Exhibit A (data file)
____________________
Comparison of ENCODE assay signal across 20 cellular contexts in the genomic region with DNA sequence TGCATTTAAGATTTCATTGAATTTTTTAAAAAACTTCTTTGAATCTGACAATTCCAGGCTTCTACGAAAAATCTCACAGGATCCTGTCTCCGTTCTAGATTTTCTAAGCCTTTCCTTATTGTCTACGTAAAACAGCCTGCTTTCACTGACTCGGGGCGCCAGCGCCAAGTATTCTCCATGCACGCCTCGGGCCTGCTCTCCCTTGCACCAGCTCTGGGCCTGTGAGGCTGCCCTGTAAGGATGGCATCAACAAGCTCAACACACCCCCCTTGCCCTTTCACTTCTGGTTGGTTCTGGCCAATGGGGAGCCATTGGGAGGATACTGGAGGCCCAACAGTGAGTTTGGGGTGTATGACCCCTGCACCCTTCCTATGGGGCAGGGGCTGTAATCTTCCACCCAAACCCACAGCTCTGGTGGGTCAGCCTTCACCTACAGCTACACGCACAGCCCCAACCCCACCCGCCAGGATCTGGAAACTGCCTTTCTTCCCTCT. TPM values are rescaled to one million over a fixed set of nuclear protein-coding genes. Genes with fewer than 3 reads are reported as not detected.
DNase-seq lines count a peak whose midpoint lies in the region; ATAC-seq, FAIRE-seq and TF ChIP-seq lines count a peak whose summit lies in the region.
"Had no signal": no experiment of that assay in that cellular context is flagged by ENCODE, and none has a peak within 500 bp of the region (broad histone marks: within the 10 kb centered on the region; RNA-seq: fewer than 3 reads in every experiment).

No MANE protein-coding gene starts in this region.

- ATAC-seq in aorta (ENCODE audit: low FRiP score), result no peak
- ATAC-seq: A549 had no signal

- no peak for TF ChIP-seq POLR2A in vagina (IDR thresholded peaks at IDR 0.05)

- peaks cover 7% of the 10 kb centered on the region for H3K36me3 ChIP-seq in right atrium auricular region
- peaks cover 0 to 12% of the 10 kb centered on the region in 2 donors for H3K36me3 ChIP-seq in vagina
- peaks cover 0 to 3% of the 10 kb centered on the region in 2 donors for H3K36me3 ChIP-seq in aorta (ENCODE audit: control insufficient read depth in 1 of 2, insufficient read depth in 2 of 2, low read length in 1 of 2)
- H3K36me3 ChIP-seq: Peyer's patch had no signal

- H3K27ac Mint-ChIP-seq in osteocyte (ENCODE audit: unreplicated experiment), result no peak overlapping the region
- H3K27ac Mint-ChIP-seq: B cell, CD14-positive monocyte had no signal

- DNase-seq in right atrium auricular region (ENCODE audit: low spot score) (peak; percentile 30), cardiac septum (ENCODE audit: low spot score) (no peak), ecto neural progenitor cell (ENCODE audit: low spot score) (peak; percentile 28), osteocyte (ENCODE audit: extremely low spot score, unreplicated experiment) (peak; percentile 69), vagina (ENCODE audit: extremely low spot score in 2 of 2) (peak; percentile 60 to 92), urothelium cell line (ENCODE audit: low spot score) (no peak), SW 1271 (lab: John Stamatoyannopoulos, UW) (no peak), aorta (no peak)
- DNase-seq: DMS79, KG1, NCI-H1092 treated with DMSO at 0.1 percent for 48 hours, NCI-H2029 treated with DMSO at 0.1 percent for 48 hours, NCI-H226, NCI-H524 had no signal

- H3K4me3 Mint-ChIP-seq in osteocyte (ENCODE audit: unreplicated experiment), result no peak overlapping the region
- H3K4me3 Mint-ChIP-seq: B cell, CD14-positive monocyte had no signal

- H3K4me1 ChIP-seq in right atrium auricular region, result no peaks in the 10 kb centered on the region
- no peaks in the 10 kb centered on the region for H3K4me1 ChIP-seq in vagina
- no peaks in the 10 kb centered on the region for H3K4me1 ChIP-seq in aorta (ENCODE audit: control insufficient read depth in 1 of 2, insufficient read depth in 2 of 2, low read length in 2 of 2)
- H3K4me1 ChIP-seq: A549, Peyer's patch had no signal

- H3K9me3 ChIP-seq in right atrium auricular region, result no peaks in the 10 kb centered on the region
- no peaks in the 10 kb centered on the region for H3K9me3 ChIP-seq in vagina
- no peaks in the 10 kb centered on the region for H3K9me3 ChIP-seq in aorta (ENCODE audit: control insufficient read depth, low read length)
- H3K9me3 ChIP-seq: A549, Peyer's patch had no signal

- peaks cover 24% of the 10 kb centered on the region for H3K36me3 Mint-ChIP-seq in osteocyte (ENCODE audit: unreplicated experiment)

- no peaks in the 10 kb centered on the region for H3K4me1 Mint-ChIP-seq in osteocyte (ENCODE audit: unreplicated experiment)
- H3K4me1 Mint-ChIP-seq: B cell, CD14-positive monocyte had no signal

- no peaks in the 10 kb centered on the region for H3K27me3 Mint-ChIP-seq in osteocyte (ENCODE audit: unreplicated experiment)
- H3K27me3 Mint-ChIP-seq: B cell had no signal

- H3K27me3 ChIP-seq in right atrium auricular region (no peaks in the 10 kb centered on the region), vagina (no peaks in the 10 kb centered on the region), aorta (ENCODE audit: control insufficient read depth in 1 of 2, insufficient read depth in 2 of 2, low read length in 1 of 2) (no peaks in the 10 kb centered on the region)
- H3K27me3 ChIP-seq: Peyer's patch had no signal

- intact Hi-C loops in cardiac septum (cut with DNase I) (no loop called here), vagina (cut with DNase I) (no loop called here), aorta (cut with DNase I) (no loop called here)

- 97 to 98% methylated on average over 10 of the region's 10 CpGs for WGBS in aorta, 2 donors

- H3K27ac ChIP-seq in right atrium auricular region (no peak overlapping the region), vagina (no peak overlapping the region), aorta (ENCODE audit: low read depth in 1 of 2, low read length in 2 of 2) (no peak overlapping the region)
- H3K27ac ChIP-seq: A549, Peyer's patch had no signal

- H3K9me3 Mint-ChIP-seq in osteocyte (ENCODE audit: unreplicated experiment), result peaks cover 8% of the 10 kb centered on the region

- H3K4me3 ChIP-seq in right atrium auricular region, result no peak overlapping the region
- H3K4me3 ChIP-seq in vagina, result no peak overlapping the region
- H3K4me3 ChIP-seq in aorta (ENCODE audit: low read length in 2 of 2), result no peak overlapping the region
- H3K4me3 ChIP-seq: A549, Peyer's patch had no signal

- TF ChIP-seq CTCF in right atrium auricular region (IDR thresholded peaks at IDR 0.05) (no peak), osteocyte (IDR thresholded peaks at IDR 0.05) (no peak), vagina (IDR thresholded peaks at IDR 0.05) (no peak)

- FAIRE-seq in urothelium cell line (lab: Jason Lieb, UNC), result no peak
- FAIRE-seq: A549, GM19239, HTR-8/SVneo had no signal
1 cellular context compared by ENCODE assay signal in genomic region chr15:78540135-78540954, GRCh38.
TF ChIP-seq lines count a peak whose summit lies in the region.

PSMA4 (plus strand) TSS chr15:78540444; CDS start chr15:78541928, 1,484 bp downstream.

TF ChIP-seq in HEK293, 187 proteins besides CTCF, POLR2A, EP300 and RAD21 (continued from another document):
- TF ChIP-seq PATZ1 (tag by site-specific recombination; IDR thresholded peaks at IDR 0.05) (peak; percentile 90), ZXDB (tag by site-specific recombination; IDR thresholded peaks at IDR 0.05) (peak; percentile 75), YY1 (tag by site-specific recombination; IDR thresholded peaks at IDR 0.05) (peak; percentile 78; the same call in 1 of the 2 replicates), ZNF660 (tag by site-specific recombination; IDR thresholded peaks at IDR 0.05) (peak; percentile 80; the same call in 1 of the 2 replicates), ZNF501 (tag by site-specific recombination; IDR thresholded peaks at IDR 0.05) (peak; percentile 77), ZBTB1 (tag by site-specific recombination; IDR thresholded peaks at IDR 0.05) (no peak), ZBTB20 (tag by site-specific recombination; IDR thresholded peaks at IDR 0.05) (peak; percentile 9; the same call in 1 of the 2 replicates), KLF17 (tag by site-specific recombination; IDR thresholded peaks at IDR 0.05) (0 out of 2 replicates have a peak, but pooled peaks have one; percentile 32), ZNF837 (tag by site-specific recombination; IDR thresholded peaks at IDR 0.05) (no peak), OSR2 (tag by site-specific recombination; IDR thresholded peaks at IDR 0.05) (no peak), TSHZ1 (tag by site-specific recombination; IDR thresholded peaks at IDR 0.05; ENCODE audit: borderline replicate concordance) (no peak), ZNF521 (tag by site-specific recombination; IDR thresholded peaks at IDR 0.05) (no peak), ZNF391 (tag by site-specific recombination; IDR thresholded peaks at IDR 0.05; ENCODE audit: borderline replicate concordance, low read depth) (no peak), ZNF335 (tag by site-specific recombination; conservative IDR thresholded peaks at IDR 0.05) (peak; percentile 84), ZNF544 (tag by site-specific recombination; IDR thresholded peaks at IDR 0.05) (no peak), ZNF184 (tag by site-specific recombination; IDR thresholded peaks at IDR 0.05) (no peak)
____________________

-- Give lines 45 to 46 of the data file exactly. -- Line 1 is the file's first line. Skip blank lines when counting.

1 cellular context compared by ENCODE assay signal in genomic region chr15:78540135-78540954, GRCh38.
TF ChIP-seq lines count a peak whose summit lies in the region.